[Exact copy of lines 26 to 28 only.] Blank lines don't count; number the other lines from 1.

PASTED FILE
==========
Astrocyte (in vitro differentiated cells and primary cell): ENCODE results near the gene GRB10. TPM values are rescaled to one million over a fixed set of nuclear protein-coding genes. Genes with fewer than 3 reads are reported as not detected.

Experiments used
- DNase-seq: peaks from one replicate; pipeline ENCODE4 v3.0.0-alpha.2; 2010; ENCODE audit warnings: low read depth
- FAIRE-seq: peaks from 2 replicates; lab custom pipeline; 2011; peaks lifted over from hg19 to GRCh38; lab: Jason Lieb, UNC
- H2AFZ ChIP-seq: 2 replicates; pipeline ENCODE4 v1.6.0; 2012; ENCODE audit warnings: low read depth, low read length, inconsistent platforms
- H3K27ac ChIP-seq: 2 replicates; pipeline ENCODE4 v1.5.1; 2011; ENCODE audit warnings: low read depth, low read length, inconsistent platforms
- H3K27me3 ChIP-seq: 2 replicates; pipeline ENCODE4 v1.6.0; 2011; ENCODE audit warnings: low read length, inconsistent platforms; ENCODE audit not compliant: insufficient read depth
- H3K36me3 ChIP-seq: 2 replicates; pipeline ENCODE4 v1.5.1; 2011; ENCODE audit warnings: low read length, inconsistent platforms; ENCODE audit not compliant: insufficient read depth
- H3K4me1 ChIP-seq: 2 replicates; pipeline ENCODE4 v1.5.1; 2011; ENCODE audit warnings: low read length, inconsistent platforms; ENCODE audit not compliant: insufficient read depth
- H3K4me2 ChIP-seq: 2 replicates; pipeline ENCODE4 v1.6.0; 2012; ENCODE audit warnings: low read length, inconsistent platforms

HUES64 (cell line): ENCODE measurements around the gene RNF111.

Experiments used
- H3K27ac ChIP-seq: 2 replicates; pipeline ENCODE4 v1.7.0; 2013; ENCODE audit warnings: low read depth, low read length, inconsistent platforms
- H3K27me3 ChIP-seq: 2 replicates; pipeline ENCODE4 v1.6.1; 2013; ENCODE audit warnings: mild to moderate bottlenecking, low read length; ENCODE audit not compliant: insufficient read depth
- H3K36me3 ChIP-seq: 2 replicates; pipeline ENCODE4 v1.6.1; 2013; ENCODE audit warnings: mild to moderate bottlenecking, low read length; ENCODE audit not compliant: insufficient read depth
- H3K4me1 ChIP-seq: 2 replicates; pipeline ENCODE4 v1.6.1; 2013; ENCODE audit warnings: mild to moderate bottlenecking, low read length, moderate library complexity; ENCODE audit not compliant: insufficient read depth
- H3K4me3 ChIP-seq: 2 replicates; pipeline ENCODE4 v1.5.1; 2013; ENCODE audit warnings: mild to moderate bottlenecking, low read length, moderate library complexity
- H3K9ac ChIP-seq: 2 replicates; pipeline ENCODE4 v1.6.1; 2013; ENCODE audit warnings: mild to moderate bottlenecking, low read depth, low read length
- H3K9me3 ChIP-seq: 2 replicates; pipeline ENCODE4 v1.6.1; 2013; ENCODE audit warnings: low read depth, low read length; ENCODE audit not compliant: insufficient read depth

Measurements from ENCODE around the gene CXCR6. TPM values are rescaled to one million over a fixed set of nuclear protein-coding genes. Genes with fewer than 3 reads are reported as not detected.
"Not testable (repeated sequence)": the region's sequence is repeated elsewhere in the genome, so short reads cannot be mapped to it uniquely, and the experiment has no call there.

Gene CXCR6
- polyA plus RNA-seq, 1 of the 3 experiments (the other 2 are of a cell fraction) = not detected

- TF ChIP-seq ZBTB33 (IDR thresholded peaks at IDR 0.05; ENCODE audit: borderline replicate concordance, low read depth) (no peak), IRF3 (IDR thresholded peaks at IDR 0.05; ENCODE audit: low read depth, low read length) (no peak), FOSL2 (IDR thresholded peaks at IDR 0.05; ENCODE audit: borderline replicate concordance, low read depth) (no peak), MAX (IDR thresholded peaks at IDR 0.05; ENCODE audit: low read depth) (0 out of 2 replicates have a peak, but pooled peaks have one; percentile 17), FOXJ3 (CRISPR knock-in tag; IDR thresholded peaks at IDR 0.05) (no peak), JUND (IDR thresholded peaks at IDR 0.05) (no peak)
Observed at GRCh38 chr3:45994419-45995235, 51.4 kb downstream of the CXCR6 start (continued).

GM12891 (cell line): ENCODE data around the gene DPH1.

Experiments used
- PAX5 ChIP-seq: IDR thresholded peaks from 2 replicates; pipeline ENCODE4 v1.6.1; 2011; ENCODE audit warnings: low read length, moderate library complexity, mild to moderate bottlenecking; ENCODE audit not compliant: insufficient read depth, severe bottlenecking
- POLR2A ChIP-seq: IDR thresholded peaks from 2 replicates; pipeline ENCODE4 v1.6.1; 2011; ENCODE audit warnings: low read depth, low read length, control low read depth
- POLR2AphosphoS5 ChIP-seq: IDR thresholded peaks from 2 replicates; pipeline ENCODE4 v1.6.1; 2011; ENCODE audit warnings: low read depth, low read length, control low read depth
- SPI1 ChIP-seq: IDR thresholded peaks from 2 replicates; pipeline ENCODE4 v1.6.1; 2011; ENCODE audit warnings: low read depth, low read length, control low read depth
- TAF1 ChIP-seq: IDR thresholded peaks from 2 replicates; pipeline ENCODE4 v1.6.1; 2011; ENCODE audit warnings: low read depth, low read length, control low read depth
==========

GM12891 (cell line): ENCODE data around the gene DPH1.

Experiments used
- PAX5 ChIP-seq: IDR thresholded peaks from 2 replicates; pipeline ENCODE4 v1.6.1; 2011; ENCODE audit warnings: low read length, moderate library complexity, mild to moderate bottlenecking; ENCODE audit not compliant: insufficient read depth, severe bottlenecking